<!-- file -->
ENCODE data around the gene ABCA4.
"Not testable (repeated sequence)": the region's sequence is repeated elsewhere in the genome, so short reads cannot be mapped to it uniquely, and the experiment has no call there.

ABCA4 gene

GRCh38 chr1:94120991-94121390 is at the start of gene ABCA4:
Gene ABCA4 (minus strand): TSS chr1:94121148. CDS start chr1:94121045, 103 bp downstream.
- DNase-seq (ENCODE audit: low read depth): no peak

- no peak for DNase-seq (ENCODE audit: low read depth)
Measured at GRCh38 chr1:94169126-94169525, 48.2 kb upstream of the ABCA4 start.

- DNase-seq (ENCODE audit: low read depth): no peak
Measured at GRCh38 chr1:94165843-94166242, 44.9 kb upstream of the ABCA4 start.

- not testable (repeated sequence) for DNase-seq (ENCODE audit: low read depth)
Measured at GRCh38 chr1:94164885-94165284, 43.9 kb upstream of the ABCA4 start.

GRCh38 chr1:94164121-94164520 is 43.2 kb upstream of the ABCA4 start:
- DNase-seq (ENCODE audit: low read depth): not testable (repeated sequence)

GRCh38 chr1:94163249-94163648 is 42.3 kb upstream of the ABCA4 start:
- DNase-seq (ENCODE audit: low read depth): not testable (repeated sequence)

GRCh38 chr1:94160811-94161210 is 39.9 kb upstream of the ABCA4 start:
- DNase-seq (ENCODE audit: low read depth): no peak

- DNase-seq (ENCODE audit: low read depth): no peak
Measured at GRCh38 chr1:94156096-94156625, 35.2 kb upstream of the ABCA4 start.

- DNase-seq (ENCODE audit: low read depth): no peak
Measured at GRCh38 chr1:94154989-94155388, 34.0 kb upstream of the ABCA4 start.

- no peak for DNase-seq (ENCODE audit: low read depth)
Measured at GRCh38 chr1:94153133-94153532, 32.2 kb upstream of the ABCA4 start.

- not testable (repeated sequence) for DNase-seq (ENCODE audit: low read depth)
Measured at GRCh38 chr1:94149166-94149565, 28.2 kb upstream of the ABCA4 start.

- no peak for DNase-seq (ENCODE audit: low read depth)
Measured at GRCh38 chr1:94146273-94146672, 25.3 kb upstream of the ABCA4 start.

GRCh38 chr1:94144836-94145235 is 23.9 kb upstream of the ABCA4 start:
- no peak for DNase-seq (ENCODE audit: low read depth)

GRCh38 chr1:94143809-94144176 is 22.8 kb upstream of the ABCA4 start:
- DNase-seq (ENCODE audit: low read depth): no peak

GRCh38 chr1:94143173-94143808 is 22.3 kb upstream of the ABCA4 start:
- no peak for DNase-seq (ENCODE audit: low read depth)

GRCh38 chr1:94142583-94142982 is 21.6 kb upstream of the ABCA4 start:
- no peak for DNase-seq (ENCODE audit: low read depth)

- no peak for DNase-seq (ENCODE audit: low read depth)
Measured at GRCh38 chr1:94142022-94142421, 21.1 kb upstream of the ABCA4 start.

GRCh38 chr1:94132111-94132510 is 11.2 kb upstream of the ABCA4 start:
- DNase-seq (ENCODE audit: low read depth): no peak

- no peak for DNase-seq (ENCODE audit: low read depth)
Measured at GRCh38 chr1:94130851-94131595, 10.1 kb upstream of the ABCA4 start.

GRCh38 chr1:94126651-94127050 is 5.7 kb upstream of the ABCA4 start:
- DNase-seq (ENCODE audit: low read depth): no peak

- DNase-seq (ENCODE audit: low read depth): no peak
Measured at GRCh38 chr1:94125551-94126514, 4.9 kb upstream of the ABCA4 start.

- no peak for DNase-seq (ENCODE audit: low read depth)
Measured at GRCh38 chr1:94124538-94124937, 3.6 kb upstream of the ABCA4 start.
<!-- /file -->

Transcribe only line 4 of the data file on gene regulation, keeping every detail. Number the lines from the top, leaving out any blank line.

GRCh38 chr1:94120991-94121390 is at the start of gene ABCA4: